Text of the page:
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Two Muslim Canadian Documentaries Make the Official Selection of the UN's 2018 Global Migration Film Festival Two Muslim Canadian Documentaries Make the Official Selection of the UN's 2018 Global Migration Film Festival
03
December
2018

Two Muslim Canadian Documentaries Make the Official Selection of the UN's 2018 Global Migration Film Festival

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Published in News

The Canadian documentaries "I Am Rohingya" and "Salaam B'y - A Story of a Muslim Newfoundlander" are part of the official selection of the 2018 Global Migration Film Festival

According to the festival's page, "The Global Migration Film Festival showcases films that capture the promise and challenges of migration." The International Organization for Migration (IOM), the UN Migration Agency, launched The Global Migration Film Festival (GMFF) in 2016."

Filmmakers from around the world are encouraged to submit their films to the festival. "Professional and emerging filmmakers are invited to submit films about the migrant experience according to the established theme: The Promise and Challenge of Migration, and the Positive Contributions Migrants Make to Their New Communities. A committee of international film professionals will select a number of outstanding productions to be screened for a diverse audience: thousands of people in almost 100 countries."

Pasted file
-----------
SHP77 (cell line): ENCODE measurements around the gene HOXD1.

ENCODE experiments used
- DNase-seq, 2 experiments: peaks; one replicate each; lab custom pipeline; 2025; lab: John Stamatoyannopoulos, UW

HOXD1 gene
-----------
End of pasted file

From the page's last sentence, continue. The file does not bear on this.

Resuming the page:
An official GMFF selection in the feature film category, "I Am Rohingya: A Genocide in Four Acts", directed by Yusuf Zine, follows a group of Rohingya refugee youth living in Kitchener-Waterloo as they develop a play about the persecution of the Rohingya people in Burma.

The film was produced through fundraising through LaunchGood.com, a crowdfunding platform for Muslim projects.

This documentary has also been screened across Canada and internationally.

An official GMFF selection in the short film category, "Salaam B'y - A Story of a Muslim Newfoundlander" directed by Amar Wala, follows Pakistani Canadian Aatif Baskanderi as he returns to Newfoundland and reflects on the impact growing up in this particular Maritime province has had on his identity as a Muslim Canadian.

This film was also produced through the fundraising platform LaunchGood.com and has been screened across North America.

To learn more about the film"I Am Rohingya", visit the website.

To learn more about the film "Salaam B'y - A Story of a Muslim Newfoundlander", visit the website.

This article was produced exclusively for Muslim Link and should not be copied without prior permission from the site. For permission, please write to info@muslimlink.ca.

Read 2282 times Last modified on Friday, 15 February 2019 03:00
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Chelby Daigle

Chelby Marie Daigle is Muslim Link’s Editor in Chief and Coordinator. Under her direction, Muslim Link adopted its Diversity, Equity, and Inclusion Policy so that the website strives to reflect the complexity of Muslim communities in Canada. She knows that she fails to do justice to this complexity every day but she will continue to try to improve as she recognizes the frustration of being both marginalized in the mainstream and also marginalized in Muslim communities. As Coordinator, she works to build relationships with Muslim and mainstream organizations and manages the website's social media, event listings, and directories. She organizes regular Muslim Link gatherings. She also works closely with the Publisher to find ways to keep Muslim Link sustainable. Find her on Twitter @ChelbyDaigle